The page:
Key Talking Points:
- Oil demand picks up as industries switch over from expensive gas
- Russia’s offer to supply gas could be months away due to approval delays
Oil prices are edging higher again at the start of this week as the energy crisis is likely to continue as global economies pick up economic activity and demand. A natural gas crunch is seeing spillover effects into oil prices as some industries are looking to replace gas shortages with oil, with experts predicting it could boost oil demand by over 1 million barrels per day during the winter months.
RUSSIA SUPPLY LIKELY MONTHS AWAY
Putin’s helping hand to ease supply shortages with an increase above its contractual obligations of the amount of gas it supplies to Europe saw gas and crude prices come off slightly from their highs last week. But the lack of approval from the European Union and Germany for the use of Nord Stream 2, a pipeline supplying Russian gas to Germany under the Baltic Sea, means the help from Russia could take months, potentially until May, meaning that supply shortages are likely to remain throughout the winter, keeping oil prices supported in the meantime.
Gas storages around Europe are at their lowest in years which means countries are going to be highly dependant on Russia for supply, a less than ideal situation and one that will likely see gas prices elevated for much longer.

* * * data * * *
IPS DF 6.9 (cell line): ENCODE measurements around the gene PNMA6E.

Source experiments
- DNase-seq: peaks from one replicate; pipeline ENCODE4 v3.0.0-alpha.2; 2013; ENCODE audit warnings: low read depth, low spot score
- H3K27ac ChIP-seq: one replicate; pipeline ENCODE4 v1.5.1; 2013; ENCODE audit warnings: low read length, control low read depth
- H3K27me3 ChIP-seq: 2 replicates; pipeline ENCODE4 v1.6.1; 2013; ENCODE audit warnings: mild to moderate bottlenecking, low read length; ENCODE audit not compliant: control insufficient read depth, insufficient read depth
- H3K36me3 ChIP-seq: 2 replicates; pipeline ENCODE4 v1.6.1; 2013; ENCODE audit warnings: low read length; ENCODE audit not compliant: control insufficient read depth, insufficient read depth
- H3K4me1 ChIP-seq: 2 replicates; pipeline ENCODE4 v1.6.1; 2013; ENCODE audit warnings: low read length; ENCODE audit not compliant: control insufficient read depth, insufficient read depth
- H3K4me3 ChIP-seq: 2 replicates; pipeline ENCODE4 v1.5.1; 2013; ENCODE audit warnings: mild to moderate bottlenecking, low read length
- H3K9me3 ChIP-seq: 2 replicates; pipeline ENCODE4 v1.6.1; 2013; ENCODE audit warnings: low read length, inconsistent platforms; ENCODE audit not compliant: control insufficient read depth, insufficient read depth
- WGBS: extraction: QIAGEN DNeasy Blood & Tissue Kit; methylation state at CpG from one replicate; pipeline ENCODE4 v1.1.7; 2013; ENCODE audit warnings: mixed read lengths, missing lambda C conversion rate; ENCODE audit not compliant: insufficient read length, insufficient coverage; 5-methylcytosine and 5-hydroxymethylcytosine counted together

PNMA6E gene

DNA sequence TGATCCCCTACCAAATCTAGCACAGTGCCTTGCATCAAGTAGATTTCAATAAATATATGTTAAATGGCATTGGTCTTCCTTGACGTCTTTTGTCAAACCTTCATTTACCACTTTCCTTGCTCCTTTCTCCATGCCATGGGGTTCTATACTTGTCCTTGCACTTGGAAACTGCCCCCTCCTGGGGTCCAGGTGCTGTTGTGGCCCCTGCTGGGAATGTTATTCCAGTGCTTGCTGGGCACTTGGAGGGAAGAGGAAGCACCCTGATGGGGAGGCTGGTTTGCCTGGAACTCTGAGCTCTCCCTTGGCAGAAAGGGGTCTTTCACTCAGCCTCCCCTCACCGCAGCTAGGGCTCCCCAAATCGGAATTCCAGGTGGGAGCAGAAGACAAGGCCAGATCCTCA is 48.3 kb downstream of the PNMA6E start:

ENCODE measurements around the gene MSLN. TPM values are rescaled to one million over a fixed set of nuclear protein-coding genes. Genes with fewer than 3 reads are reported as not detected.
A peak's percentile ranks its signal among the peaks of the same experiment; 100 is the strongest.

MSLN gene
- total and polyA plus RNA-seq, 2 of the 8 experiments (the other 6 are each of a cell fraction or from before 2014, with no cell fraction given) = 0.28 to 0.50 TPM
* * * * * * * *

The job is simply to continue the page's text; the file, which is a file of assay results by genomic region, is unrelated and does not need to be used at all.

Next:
US DENIES CLAIMS ABOUT RELEASING SPR
One of the risks for oil prices is the possibility of the US releasing its strategic reserves, despite claims from the Department of Energy that tapping into reserves is off the table for now. The climate crisis is their reasoning behind it saying that it is their main priority now as most leading economies pledged to go green in the next decade, but it wouldn’t be the first time a government was to backtrack in the face of soaring energy prices. Their solution, for now, is to continue talks with OPEC+ to ensure fairer prices as well as attempting to lower gas prices.
The main trend in crude prices is up with the switch from gas to oil being the main driver behind bullish demand. Brent is still hovering below its 2018 high (86.65) and the RSI still has some way to go before overbought conditions get to the level of bearish reversal we’ve seen over the last 9 months meaning higher prices are likely in store. That said, I would expect to see some corrective pullbacks up ahead as the bullish trend consolidates and so the next resistance up ahead could be between $86 and $90 per barrel.
For US crude, the path seems a little clearer on the upside and there is little in the way of strong resistance up ahead before reaching $95. As with brent, I would expect some pullbacks along the way with a few minor resistance areas up ahead (82.88, 84.05, 85.85, and 90.74) which were the weekly highs above the current area as WTI was facing its 60% drop back in 2014.
Brent Crude Weekly chart
WTI Crude Weekly Chart
Fibonacci Confluence on FX Pairs
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— Written by Daniela Sabin Hathorn, Market Analyst
Follow Daniela on Twitter @HathornSabin